The Dowager’s Diary – Week One Hundred and Four

April 19-26, 1917 

“Took Little Langdon to the service at Incarnation Church in memory of young Suckley who was killed at the French Front.”  This was the first mention Kate Roosevelt made of someone she knew who had died in World War One, but it would not be the last. The name Suckley sounded familiar to me. I recognized it from the television documentary Daisy and wondered if there was a connection to this young war hero and the woman who was wooed by President Franklin Roosevelt.

2. photo, kate shippen roosevelt, henry suckley, world war one death, 1917 wilderstein

Henry Suckley

Quite possibly Kate Roosevelt had been acquainted with the Suckley Family who were Hudson Valley neighbors of the Franklin Roosevelts who were related to her late-husband Hilborne Roosevelt. Hilborne’s cousin, Elliott Roosevelt’s daughter, Eleanor, married Franklin Roosevelt. And the plot thickens. Franklin Roosevelt from Hyde Park was a distant cousin to the Oyster Bay Roosevelts. Eleanor and Kate’s daughter, Dorothy Roosevelt, made their debuts together in New York City in 1902 along with cousins, Alice, Helen, Christine and Elfrida Roosevelt.

3. photo, kate shippen roosevelt, daisy suckley with fala, fdr library
Daisy Suckley with the Famous Dog, Fala. Her gift to FDR

Now that those branches of the Roosevelt Family tree were unwillingly being untangled, I realized I was correct in making the connection.

Robert Suckley (Henry’s father) was a true aristocrat who could have easily rubbed elbows with all of the Roosevelts. His family home known as Wilderstein, which means “wild stone” in German, is now owned by a non-profit organization called Wildestein Preservation and opened for tours, but once it was the private home of the very wealthy Suckley Family and their twenty-seven estate employees.

4. photo, kate shippen roosevelt, daisy suckley with franklyn roosevelt

Daisy Suckley (far left)  with President Franklin Roosevelt

The grand Queen Anne-style mansion and its grounds sweep along the Hudson River, just a few miles from Springwood, Franklin Roosevelt’s family home and it made sense to me that he and Daisy (who was also a distant cousin) would be thrown together in social settings. She lived at Wilderstein until her death in 1991, just before her one-hundredth birthday. After she died letters were found that indicated that she and the president were more than friends, maybe even more than “kissing cousins.”

5. photo, kate shippen roosevelt, daisy suckley, wilderstein

Wilderstein

But Daisy’s older brother, Henry, would not live to partake in the legacy. Henry’s story personifies the turn-of-the century lifestyle led by many millionaires of the day. His father, inherited a fortune from stock market investments and real estate holdings in New York City, New Jersey and the Hudson Valley that allowed his family to live in the lap of luxury.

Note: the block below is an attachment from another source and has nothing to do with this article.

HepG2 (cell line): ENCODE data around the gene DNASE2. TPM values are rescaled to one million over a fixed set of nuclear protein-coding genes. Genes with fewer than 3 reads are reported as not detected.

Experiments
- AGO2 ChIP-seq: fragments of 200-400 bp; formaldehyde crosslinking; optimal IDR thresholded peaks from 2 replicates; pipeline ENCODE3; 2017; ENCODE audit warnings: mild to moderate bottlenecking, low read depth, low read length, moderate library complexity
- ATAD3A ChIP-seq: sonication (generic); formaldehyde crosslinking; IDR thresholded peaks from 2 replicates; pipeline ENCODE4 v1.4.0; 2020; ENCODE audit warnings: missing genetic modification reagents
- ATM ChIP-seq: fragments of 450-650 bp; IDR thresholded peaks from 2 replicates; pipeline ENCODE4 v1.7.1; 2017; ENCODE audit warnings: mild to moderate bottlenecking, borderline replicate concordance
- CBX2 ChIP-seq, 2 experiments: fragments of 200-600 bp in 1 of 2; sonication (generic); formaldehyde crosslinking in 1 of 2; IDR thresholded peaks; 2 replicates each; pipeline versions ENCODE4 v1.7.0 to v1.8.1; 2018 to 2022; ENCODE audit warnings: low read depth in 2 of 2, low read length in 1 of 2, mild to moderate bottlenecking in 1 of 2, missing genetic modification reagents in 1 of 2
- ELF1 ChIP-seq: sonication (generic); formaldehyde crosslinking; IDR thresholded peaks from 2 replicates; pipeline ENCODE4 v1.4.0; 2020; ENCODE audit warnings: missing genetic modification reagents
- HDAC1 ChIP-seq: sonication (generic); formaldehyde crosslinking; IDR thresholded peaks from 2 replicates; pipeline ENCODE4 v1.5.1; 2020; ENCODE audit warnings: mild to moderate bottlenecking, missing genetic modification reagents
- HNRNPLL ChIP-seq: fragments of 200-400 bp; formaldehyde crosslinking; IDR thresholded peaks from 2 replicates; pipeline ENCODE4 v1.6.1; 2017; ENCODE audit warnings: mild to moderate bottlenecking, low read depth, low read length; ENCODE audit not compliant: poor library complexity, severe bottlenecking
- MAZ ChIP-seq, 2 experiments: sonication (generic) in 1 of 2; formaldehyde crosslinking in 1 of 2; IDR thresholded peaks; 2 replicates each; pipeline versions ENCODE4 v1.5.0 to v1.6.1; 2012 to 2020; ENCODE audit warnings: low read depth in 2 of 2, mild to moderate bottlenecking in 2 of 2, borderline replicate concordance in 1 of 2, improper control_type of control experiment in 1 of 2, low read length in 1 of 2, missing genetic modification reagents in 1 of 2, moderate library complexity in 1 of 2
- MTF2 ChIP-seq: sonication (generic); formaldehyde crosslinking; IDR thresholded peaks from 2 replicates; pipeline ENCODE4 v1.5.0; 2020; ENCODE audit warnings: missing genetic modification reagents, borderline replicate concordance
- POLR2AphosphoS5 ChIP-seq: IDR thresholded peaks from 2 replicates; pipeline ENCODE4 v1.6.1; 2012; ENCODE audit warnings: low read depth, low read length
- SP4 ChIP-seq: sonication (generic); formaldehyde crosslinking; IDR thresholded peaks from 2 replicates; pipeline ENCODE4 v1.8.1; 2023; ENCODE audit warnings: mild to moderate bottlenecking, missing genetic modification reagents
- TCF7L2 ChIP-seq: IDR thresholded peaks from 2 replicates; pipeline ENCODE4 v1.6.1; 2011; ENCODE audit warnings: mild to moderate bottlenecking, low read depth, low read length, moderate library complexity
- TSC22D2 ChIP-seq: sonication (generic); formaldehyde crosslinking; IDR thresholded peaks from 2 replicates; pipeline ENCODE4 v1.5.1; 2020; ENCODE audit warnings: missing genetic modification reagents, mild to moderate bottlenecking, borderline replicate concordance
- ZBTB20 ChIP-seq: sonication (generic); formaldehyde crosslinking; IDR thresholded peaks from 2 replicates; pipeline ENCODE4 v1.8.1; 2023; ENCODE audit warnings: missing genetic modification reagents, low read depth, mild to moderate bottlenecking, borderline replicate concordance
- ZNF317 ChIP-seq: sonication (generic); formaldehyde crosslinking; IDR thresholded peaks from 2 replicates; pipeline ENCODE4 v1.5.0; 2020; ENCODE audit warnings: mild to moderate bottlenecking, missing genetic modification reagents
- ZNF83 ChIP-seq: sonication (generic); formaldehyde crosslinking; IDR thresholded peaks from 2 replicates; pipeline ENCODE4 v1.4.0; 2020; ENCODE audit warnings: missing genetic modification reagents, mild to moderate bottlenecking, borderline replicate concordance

6. photo, kate shippen roosevelt, daisy suckley as old woman in front to wilderstein

Daisy Suckley at ninety-one years-old outside Wilderstein

Henry Eglinton Montgomery Suckley was born in 1887 and named for his maternal grandfather, the minister of the Episcopal Church of the Incarnation in New York City, the church where Kate Roosevelt and her family were members.

As a student at Phillips Exeter Academy he excelled in tennis, soccer, and linguistics. He went on to attend Harvard, living in Claverly Hall and dining in the Hasty Pudding Club. Possibly, like his neighbor, Franklin Roosevelt he was turned-down by the prestigious Porcellian Club, where cousin Theodore Roosevelt socialized and ate his meals. Franklin Roosevelt never got over the snub.

7. photo, kate shippen roosevelt, daisy suckley, porcellain club steward, wiki

Painting of a Porcellain Club Steward

After graduation in 1910, Henry Suckley lived the good life, working on Wall Street and living in a family-owned property at 41 East 80th Street until 1914 when World War One broke out in Europe. Like many of his well-to-do friends, he volunteered with the American Field Service and, like J.P. Morgan’s daughter, Anne Tracy Morgan, he helped finance the overseas ambulance service. His neighbor, Helen Morton, who owned Ellerslie in Rhinecliff, donated a vehicle and his Wall Street acquaintances donated enough funds to purchase twenty-five ambulances.

In January 1915 he sailed for France and his first war assignment at the hospital in Neuilly-sur-Seine. By April he was transporting wounded soldiers from the battlefield in ambulances he had helped to procure. When his enlistment was up, he decided to stay on. On March 18, 1917 he was badly wounded and died the next day.

1. photo, kate shippen roosevelt, daisy suckley, porcellian club menu

Menu

Henry Suckley never returned to Wilderstein or had the opportunity of growing old and retiring to  the quiet life of a country squire like his neighbor Franklin Roosevelt planned to do when his last term as President of the United States ended possibly with Daisy Suckley as his companion at the retreat they designed called Top Cottage.

Sharon Hazard’s Dowager’s Diary appears on Thursday.

Photo One:
Top Cottage
wiki

Photo Two:
Henry Suckley
Wilderstein Archives

Photo Three:
Daisy Suckley with the Famous Dog, Fala. Her gift to FDR
FDR Library

Photo Four:
Daisy Suckley (far left)  with President Franklin Roosevelt
FDR Library

Photo Five:
Wilderstein
Wilderstein Archives

Photo Six:
Daisy Suckley at ninety-one years-old outside Wilderstein

Photo Seven:
Painting of a Porcellain Club Steward
wiki

Photo Eight:
Menu
wiki